Patriots' Julian Edelman invites DeSean Jackson to visit U.S. Holocaust Memorial Museum

DeSean Jackson #10 of the Philadelphia Eagles looks on prior to the preseason game against the Baltimore Ravens at Lincoln Financial Field on August 22, 2019 in Philadelphia, Pennsylvania. (Photo by Mitchell Leff/Getty Images)

New England wide receiver Julian Edelman is speaking out in the wake of DeSean Jackson's social media posts that drew accusations of anti-Semitism.

Edelman, who is Jewish, released a video on social media Thursday morning saying he saw Jackson's posts and saw "an opportunity to have a conversation."

"I have seen DeSean play in his career, make outstanding football plays, we've communicated over social media. I have nothing but respect for his game. I know he said some ugly things, but I do see an opportunity to have a conversation," Edelman said.

Jackson issued multiple apologies earlier this week after he initially posted a screenshot of a quote widely attributed to Adolf Hitler, saying in part: “Jews will blackmail America.” In another post, Jackson showed support for Louis Farrakhan, the Nation of Islam leader who is known for anti-Semitic rhetoric.

“My post was definitely not intended for anybody of any race to feel any type of way, especially the Jewish community,” Jackson said in a video he posted on Instagram on Tuesday. “I post things on my story all the time, and just probably never should have posted anything Hitler did, because Hitler was a bad person, and I know that.”

In a second apology posted on Twitter, promised to "do better" and "fully educate myself and work with local and national organizers to be more informed and make a difference in our community." He added that he would "seek out voices from other communities and listen to their words, thoughts, and beliefs."

Edelman went on to extend an invitation to Jackson to visit the United States Holocaust Memorial Museum in Washington, D.C.

"I am proud of my Jewish heritage, and for me, it is not just about religion. It's about community and culture as well," Edelman added. "I am unusual because I didn't identify as Jewish until later in my life. Whenever I encountered hatred, it never really felt like it was aimed at me. It was only after I was part of this community that I learned how destructive hate is. Anti-Semitism is one of the oldest forms of hatred. It's rooted in ignorance and fear."

After that trip, Edelman added that he would welcome a trip with Jackson to the National Museum of African American History and Culture in D.C.

"I don't want to distract from how important the Black Lives Matter movement is, and how we need to stay behind it. I think the Black and Jewish communities have a lot of similarities," Edelman said in the video.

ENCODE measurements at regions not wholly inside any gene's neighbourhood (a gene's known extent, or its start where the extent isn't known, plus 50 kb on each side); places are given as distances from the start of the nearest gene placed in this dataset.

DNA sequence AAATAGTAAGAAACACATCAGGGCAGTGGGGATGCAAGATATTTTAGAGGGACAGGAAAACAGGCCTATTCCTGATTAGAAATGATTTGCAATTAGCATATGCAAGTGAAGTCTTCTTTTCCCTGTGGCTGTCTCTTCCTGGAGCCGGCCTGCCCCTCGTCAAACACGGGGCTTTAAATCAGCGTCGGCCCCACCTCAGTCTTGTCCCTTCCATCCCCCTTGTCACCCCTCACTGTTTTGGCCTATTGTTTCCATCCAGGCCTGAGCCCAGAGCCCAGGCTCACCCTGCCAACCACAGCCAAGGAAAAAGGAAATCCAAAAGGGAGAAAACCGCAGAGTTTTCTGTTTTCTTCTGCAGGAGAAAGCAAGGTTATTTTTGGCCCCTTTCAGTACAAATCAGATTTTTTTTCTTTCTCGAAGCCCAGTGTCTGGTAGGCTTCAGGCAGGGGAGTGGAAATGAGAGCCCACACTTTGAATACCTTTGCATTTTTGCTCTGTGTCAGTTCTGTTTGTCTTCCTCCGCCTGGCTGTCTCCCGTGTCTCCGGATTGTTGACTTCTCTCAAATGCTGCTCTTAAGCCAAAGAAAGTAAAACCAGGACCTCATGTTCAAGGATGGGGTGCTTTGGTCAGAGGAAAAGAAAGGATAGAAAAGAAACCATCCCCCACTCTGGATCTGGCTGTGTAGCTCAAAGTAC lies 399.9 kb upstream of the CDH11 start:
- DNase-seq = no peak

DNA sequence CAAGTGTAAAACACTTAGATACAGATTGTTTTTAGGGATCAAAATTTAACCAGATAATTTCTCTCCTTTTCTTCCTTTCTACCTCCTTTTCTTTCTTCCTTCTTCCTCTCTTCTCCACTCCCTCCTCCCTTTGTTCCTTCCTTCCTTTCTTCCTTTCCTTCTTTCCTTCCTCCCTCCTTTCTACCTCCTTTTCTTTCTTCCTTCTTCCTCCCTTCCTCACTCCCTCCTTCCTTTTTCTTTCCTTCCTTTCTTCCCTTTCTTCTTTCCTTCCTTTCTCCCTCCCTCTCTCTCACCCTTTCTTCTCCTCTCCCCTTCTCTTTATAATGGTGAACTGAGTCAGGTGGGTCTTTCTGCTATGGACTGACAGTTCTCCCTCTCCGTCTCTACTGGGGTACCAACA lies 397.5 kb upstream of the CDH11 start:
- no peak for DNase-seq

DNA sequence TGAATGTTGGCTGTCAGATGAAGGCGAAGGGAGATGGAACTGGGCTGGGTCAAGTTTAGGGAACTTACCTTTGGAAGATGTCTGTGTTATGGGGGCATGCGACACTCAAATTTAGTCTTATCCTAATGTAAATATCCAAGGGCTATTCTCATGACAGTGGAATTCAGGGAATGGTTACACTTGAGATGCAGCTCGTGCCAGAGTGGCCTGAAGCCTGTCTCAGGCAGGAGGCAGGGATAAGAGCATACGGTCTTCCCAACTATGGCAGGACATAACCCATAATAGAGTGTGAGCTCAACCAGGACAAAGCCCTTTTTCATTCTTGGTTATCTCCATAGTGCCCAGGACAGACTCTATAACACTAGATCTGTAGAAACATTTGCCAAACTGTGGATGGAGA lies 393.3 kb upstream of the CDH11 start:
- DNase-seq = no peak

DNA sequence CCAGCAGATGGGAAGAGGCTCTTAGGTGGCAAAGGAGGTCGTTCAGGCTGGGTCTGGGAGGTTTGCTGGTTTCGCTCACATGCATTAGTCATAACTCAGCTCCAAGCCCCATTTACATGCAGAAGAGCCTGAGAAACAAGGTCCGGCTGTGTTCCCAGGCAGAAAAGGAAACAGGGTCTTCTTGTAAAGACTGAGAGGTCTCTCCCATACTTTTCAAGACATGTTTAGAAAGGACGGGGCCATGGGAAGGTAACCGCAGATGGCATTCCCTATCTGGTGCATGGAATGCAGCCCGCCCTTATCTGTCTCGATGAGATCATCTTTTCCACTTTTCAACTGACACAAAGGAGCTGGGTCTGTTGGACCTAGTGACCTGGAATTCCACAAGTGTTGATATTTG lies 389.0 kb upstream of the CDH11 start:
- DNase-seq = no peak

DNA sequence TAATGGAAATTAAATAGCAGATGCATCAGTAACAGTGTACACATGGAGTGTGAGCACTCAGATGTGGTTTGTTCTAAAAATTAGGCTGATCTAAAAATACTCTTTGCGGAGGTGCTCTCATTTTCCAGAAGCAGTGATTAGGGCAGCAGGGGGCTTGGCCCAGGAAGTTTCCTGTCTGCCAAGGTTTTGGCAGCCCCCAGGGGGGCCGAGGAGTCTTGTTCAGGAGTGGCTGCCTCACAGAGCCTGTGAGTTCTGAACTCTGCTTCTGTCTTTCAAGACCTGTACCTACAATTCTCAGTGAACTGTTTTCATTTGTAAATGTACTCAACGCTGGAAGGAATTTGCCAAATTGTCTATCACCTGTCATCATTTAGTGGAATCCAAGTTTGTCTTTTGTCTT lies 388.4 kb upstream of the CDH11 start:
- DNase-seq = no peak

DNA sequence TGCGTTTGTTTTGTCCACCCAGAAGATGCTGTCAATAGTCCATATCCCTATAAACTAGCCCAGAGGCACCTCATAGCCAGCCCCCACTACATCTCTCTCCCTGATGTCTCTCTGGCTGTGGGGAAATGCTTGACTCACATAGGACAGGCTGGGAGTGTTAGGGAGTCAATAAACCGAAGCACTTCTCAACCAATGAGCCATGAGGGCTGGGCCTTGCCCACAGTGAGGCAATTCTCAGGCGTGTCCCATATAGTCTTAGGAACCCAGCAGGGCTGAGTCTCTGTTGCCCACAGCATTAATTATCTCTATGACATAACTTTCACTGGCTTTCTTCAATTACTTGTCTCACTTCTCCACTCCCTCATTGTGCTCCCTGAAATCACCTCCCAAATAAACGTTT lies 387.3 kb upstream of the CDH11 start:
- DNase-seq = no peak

Kansas City Chiefs offensive lineman Mitchell Schwartz, who is also Jewish, released a statement of his own on Instagram Wednesday.

"My hope is we can use this moment to shed light on and bring awareness to the hate and oppression the Jewish Community still faces while standing strong with the Black Lives Matter movement. We can only change if we denounce racism and bias in all its forms. Our platforms as athletes are a powerful tool, and with them comes immense responsibility.

While few Eagles players have commented on the issue, former defensive lineman Chris Long addressed Jackson's comments on his "Green Light Podcast" Wednesday. He called the post a "disaster," adding, " “I mean, quoting Hitler is bad business, but quoting fake Hitler quotes is like a cherry on top.”

“I don’t know if it’d be worse if he quoted a real one or the fake one. Needless to say, it’s wrong," Long added. "It seems like we’re not allowed to say, ‘Hey, that’s not good.’ It’s not good. It’s wrong, and I’m sure I have Jewish listeners. I’m against anti-Semitism, and I didn’t see and I haven’t seen nearly enough people saying, ‘Yeah, man, this was a misstep.'”

The Philadelphia Eagles issued the following statement earlier in the week: “We have spoken with DeSean Jackson about his social media posts. Regardless of his intentions, the messages he shared were offensive, harmful, and absolutely appalling. They have no place in our society, and are not condoned or supported in any way by the organization. We are disappointed and we reiterated to DeSean the importance of not only apologizing but also using his platform to take action to promote unity, equality, and respect. We are continuing to evaluate the circumstances and are committed to continuing to have productive and meaningful conversations with DeSean, as well as all of our players and staff, in order to educate, learn, and grow.”


The Associated Press contributed to this report.


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